The seminar was relaxed and free-flowing, which allowed for questions to guide the material presented. Emphasis was put on woodsmanship and safety. It made an impact because when I thought of practicing while walking my dog around a cranberry bog, I quickly thought better of it. I may not call up a stalking hunter, but I just might call up a coyote. Malone’s story about being on duty in his cruiser with the window rolled down and practicing turkey calls at a light made everyone laugh. Tourists in the car next to him must have thought he was crazy, but it’s easy to see how a budding turkey fanatic would want to practice every chance he or she got and how that could be an affront to people within earshot.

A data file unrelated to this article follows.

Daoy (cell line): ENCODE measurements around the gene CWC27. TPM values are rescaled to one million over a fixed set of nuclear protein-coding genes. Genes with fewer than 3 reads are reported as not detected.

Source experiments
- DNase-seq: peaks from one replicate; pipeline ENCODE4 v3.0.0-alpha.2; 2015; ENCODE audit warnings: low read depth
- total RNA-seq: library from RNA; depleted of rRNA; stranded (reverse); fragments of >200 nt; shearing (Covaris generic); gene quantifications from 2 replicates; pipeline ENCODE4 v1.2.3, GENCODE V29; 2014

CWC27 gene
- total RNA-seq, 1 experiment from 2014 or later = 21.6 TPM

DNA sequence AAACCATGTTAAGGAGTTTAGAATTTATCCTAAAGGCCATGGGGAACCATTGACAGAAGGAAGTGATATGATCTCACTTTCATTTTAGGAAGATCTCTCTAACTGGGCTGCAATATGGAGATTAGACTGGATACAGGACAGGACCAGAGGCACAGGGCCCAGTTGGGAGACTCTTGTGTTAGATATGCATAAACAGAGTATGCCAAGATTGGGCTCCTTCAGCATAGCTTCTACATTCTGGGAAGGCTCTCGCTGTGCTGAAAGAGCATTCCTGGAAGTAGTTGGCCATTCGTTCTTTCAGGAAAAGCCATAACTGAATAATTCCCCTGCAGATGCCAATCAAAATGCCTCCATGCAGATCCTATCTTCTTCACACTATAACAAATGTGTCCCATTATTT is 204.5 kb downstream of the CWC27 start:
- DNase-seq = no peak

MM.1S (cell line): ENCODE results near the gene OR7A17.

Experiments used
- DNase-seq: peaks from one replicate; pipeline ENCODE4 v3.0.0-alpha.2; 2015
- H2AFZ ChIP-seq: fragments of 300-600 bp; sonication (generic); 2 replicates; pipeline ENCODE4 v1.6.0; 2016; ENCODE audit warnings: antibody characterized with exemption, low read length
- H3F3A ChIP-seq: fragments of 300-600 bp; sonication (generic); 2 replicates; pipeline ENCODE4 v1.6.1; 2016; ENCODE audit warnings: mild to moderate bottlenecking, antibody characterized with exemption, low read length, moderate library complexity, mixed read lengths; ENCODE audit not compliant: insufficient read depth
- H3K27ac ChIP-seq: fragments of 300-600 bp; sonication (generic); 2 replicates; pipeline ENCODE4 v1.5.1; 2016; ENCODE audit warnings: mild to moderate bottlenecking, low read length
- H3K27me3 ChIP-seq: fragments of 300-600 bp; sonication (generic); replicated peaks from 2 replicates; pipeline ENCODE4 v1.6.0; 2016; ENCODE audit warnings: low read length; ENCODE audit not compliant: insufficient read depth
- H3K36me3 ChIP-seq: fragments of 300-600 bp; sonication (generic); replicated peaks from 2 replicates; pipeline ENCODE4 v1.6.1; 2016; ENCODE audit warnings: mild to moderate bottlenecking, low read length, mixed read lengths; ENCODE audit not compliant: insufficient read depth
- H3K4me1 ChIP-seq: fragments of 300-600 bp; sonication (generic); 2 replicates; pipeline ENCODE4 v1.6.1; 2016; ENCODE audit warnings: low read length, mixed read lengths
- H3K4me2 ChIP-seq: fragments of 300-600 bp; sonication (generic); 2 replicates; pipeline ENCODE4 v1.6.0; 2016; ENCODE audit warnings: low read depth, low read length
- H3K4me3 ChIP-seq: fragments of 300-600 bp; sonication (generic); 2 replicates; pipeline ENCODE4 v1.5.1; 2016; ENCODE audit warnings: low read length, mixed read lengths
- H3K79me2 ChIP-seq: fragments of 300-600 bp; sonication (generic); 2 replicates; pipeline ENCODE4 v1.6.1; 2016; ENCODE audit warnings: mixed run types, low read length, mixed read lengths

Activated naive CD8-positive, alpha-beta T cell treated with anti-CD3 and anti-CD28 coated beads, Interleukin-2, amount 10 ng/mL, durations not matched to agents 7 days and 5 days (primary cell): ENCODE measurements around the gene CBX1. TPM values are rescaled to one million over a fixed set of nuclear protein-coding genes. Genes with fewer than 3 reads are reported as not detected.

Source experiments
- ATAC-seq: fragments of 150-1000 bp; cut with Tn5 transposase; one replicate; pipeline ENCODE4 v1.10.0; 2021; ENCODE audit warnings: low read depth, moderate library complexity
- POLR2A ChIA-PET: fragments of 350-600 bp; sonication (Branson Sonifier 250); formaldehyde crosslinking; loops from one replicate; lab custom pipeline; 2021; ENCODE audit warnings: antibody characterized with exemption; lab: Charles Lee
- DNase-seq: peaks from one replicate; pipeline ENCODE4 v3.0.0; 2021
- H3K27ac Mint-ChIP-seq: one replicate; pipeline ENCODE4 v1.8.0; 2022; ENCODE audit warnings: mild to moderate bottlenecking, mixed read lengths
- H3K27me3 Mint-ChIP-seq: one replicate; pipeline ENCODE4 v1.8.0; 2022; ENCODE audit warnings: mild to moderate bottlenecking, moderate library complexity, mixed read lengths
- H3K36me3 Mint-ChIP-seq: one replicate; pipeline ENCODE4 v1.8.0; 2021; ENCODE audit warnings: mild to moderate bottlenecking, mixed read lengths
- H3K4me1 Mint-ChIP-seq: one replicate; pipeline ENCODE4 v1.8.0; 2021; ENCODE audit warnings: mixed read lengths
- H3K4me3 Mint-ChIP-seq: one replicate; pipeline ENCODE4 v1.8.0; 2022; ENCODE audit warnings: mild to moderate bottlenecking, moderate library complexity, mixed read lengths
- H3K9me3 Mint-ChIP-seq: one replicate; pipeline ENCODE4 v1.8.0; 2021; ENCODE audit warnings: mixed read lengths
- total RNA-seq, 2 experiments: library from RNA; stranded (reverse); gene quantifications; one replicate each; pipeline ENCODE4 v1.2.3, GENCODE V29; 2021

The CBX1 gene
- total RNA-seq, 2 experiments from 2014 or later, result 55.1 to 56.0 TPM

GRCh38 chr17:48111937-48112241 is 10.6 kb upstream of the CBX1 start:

Malone’s partner for this class was Kevin Antonovitch, president of NWTF Cape Cod chapter. The men went over the behavior of the birds, and, of course, the sounds the birds make during those behaviors and how you can mimic those sounds with your diaphragm call. (Again, I can’t emphasize enough how well-prepared I felt having listened to the Primos CD.) Malone and Antonovitch discussed firearms and the state-required safety sticker for turkey hunting, since it’s the most fraught with accidents. They went over the spring and fall seasons in Massachusetts and how to hunt them, as well as seasons in adjacent states, since hunters often head out of state for more plentiful access to hunting grounds.